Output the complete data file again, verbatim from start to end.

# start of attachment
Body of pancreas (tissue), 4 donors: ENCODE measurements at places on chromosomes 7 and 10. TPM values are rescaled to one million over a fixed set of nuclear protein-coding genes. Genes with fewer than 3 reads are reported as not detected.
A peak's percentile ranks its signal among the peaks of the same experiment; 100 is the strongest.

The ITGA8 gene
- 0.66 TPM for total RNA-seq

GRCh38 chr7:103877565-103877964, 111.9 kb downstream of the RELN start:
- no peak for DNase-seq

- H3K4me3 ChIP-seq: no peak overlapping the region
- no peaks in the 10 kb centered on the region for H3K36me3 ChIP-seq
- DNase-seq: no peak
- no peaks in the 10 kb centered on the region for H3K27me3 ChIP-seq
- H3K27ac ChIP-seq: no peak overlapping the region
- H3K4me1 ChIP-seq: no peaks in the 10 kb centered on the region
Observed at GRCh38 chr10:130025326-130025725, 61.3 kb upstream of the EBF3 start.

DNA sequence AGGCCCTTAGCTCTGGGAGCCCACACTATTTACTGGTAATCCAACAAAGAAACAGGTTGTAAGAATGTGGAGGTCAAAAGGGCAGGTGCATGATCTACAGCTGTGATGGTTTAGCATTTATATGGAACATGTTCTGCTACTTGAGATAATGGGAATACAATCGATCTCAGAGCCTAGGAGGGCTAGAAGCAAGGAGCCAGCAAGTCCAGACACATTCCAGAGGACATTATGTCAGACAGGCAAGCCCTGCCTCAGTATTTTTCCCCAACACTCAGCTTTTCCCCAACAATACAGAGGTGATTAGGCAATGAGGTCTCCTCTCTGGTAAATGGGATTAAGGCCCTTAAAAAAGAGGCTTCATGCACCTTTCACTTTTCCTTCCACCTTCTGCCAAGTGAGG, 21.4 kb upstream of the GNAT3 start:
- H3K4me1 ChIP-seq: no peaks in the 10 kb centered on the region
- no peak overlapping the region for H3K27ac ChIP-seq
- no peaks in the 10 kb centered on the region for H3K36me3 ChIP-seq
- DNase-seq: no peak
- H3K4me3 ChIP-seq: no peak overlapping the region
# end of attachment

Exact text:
Body of pancreas (tissue), 4 donors: ENCODE measurements at places on chromosomes 7 and 10. TPM values are rescaled to one million over a fixed set of nuclear protein-coding genes. Genes with fewer than 3 reads are reported as not detected.
A peak's percentile ranks its signal among the peaks of the same experiment; 100 is the strongest.

The ITGA8 gene
- 0.66 TPM for total RNA-seq

GRCh38 chr7:103877565-103877964, 111.9 kb downstream of the RELN start:
- no peak for DNase-seq

- H3K4me3 ChIP-seq: no peak overlapping the region
- no peaks in the 10 kb centered on the region for H3K36me3 ChIP-seq
- DNase-seq: no peak
- no peaks in the 10 kb centered on the region for H3K27me3 ChIP-seq
- H3K27ac ChIP-seq: no peak overlapping the region
- H3K4me1 ChIP-seq: no peaks in the 10 kb centered on the region
Observed at GRCh38 chr10:130025326-130025725, 61.3 kb upstream of the EBF3 start.

DNA sequence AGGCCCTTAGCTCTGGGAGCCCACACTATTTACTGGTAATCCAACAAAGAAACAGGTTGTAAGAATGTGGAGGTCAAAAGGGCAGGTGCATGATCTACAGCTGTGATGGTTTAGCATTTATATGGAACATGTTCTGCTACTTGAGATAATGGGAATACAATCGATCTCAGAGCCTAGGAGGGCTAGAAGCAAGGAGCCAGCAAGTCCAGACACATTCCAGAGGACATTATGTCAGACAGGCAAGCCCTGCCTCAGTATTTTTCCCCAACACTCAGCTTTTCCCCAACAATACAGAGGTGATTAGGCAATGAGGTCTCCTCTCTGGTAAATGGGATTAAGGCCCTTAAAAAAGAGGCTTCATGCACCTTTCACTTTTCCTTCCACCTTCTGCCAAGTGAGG, 21.4 kb upstream of the GNAT3 start:
- H3K4me1 ChIP-seq: no peaks in the 10 kb centered on the region
- no peak overlapping the region for H3K27ac ChIP-seq
- no peaks in the 10 kb centered on the region for H3K36me3 ChIP-seq
- DNase-seq: no peak
- H3K4me3 ChIP-seq: no peak overlapping the region